From Rare Wine Co:
As Spain’s winemaking revolution continues to flourish, one of the next hot spots promises to be Jumilla, 150 miles southeast of Madrid. Along with Quinta do Noval’s Nacional vineyard and Bollinger’s Vignes Françaises, Jumilla was one of the few places in Europe spared during the Phylloxera epidemic of the late 1800’s. Virtually everywhere else on the continent, vineyards were devastated and, to this day, can only be planted when grafted onto American rootstock.
Jumilla’s Secret. For Jumilla, the key to its vineyards’ survival was their sandy soil—which is anathema to the Phylloxera insect. As a glorious consequence, Jumilla not only has some of the oldest vines in the world, but also the largest number of ungrafted vines. Most of these vines are Mourvèdre—or Monastrell as it is locally known—one of the most prized varieties of Mediterranean Europe. And Jumilla’s summers boast hot days and cool nights, perfect for ripening grapes, while maintaining acidity.
Today, Jumilla is awakening to its vast potential, and a winemaking revolution has followed—led by growers like Olivares’ Paco Selva. He owns 65+ hectares of ungrafted old vineyards in the northern part of the appellation, in La Hoya de Santa Ana. It is the coolest sub-zone of Jumilla, with sandy, lime-rich soils that yield intensely aromatic wines, while protecting the ungrafted vines from Phylloxera.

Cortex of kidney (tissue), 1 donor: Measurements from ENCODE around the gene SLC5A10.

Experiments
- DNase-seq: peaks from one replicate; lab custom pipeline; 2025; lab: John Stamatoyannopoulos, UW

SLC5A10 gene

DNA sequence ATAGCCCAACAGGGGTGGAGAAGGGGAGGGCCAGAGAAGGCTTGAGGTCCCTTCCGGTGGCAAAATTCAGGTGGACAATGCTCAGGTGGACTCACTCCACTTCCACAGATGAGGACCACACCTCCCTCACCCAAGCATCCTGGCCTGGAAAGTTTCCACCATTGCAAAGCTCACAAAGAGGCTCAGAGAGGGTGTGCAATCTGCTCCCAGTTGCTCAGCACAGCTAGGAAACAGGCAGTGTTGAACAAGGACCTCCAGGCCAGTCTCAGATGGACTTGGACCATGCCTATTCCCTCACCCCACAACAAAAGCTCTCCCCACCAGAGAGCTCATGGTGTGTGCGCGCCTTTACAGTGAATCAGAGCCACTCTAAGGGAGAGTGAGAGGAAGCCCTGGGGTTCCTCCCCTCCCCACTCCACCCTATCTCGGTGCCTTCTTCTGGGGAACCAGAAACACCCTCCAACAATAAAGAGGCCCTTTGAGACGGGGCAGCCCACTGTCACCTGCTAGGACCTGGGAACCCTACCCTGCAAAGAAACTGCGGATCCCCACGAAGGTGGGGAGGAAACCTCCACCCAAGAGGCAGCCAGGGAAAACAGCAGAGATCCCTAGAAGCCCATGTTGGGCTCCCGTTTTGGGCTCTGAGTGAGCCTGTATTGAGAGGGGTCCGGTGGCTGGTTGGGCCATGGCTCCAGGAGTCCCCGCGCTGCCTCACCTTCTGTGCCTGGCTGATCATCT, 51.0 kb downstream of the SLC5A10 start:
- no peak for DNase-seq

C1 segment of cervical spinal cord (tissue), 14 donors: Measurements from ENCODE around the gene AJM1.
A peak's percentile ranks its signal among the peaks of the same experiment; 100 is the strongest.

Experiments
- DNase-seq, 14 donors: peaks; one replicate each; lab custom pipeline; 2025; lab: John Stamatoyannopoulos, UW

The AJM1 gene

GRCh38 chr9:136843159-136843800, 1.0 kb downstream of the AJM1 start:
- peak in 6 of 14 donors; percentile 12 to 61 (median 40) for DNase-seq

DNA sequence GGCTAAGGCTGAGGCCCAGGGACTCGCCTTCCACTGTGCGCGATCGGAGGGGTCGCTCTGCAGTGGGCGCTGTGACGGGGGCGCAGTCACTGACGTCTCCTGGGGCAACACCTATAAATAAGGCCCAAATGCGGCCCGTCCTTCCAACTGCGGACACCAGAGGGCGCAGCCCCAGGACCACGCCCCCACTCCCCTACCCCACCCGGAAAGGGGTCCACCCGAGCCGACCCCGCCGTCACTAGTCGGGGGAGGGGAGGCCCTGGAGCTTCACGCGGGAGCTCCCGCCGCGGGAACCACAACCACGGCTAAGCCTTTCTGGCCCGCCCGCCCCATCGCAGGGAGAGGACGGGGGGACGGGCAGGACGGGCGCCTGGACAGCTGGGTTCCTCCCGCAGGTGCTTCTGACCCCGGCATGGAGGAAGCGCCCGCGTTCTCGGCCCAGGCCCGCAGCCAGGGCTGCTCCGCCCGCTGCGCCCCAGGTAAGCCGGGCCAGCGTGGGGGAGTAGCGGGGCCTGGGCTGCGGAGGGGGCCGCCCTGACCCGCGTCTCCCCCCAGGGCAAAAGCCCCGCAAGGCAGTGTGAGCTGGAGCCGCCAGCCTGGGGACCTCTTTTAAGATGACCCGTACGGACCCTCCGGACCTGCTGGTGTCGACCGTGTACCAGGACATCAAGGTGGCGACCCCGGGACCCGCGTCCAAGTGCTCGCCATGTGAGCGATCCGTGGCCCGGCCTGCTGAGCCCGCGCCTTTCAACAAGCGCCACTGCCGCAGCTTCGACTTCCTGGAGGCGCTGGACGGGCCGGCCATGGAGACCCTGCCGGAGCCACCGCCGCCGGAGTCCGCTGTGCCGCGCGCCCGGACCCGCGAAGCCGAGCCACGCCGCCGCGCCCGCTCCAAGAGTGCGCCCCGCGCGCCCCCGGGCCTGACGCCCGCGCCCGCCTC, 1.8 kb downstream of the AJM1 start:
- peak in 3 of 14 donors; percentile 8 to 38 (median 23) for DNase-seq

Harvesting Late. Prior to 1998, the Selva family’s business was in bulk wine, but each year they made an ambrosial dessert wine (“Dulce”) for their own consumption. To produce this nectar, they left a few acres of vines to hang late into the Fall. Even in normal vintages, these vines achieved spectacular ripeness. But, in favored years, morning fogs caused botrytis to form, concentrating and intensifying the sugars, while giving the juice a honeyed richness.
This wine was never sold. However, on a 1998 visit to the estate, Spain’s top sommelier was given a glass of this astonishing elixir to taste. He was bowled over by it and urged Paco to release the Dulce commercially. It was an immediate sensation in Spain, with top restaurants and shops rushing to feature it.
Inspired by the Dulce’s success, Paco turned his attention to producing sumptuous red table wines from his priceless old vines. His first release came in 2000: Altos de la Hoya. Made exclusively from old, ungrafted vineyards, it is a phenomenal value.
As its experience with these new wines grows, and with a wealth of old vineyards to draw from, there is no limit to Olivares’ potential.